How to articles
How-to plant a shrub
The secret of success when planting a shrub is to make sure it’s set at the right depth and the roots are out of the rootball a little. After planting, it’s also a good idea to cover the soil with a mulch to prevent competition from weeds and to help retain moisture around the roots of the plant.
When to plant?
Container-grown shrubs can be planted at any time of the year, except when the soil is frozen or waterlogged. Autumn, however, is the ideal time for deciduous shrubs because the soil is still warm enough to encourage some root growth before the onset of winter. This helps the shrub establish quickly so that it is more able to withstand any hot, dry spells the following summer.
Container-grown conifers and other evergreens can also be planted in early autumn, but in exposed gardens it’s better if they’re planted in April (May in colder areas). In these areas it's also worth putting up a protective barrier of windbreak netting – to help the evergreens settle in.
Six steps to success
1. Dig a hole at least twice as wide and deep as the shrub's container. Mix the soil you've removed with well-rotted organic matter (compost) and leave to one side.
2. The shrub needs to be planted at the same depth as it was in the pot. Check the hole is the right depth by laying a cane or piece of straight timber across the hole. If the shrub is standing too high or too low you'll need to remove or add some of the soil in the bottom of the hole.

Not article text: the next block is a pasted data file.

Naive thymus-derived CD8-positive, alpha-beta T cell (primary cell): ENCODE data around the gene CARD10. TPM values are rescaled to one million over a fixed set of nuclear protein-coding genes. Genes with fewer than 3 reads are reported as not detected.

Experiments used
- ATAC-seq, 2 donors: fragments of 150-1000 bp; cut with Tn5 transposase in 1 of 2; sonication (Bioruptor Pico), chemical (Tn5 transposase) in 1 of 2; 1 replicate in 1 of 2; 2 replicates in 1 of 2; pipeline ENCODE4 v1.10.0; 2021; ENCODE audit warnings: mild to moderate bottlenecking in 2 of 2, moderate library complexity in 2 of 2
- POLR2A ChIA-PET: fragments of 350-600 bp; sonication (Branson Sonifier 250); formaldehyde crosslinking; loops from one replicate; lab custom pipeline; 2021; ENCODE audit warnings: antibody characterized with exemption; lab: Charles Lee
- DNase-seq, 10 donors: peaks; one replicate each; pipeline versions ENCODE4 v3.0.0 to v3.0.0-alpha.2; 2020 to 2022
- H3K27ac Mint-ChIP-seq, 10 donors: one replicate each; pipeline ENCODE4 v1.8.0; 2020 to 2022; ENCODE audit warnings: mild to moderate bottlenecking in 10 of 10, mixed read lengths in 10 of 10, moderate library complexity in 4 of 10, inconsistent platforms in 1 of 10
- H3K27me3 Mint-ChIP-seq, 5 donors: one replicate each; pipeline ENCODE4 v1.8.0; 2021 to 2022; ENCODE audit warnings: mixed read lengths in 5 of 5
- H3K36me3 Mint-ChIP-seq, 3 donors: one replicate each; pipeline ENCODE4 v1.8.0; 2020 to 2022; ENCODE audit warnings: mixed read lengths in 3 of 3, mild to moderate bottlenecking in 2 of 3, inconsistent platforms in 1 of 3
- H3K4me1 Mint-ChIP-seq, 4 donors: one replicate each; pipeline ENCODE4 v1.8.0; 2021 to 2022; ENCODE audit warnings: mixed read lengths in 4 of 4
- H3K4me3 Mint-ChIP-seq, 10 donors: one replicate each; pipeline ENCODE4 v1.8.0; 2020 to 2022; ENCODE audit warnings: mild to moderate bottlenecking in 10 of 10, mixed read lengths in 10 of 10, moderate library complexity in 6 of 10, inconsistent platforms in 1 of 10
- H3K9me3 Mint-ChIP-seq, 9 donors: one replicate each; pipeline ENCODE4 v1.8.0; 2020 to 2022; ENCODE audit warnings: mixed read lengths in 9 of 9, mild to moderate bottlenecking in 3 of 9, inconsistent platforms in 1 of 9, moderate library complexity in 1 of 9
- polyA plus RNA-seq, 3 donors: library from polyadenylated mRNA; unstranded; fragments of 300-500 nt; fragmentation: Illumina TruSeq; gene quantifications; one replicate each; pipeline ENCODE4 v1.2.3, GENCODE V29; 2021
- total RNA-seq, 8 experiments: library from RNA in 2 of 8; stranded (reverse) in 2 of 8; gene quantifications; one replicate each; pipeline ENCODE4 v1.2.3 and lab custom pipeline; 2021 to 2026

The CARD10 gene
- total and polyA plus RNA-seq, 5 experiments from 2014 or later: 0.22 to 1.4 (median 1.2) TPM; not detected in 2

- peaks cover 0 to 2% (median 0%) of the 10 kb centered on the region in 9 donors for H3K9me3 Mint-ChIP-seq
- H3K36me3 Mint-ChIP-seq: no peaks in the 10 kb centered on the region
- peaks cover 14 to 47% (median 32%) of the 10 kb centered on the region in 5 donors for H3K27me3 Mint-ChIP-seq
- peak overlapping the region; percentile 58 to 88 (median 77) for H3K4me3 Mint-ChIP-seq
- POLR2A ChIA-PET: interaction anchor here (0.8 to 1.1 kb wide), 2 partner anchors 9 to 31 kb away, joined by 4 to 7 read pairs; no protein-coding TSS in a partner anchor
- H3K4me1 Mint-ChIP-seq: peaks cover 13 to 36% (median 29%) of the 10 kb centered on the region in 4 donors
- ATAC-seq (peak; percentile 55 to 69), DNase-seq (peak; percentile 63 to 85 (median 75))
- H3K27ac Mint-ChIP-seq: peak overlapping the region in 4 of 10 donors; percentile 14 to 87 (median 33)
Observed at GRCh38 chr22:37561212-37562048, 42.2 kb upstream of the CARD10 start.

3. Water the shrub thoroughly and allow the pot to drain. The easiest way to get a large plant out of its pot is to gently lay it on its side and, with one hand supporting the shrub, ease the rootball out of its pot.
4. Carefully pull out any roots that are circling around the bottom or sides of the pot, so they grow away from the rootball and into the surrounding soil. Position the shrub in the centre of the hole then stand back to make sure you’re getting the best side at the front (this is known as 'facing-up'). Then fill in the gaps around the sides of the rootball with the soil mixture, firming it down gently in layers as you work your way up to the top.
5. Once the hole has been filled, gently firm the soil once more – to get rid of any air pockets and make sure the plant is secure. Water the shrub again using at least one full watering can.
6. Then cover the soil with a generous layer of mulch, such as chipped bark or manure to help prevent weeds and reduce the amount of water loss from the soil. Finally, retire to a comfortable chair and admire your handy work.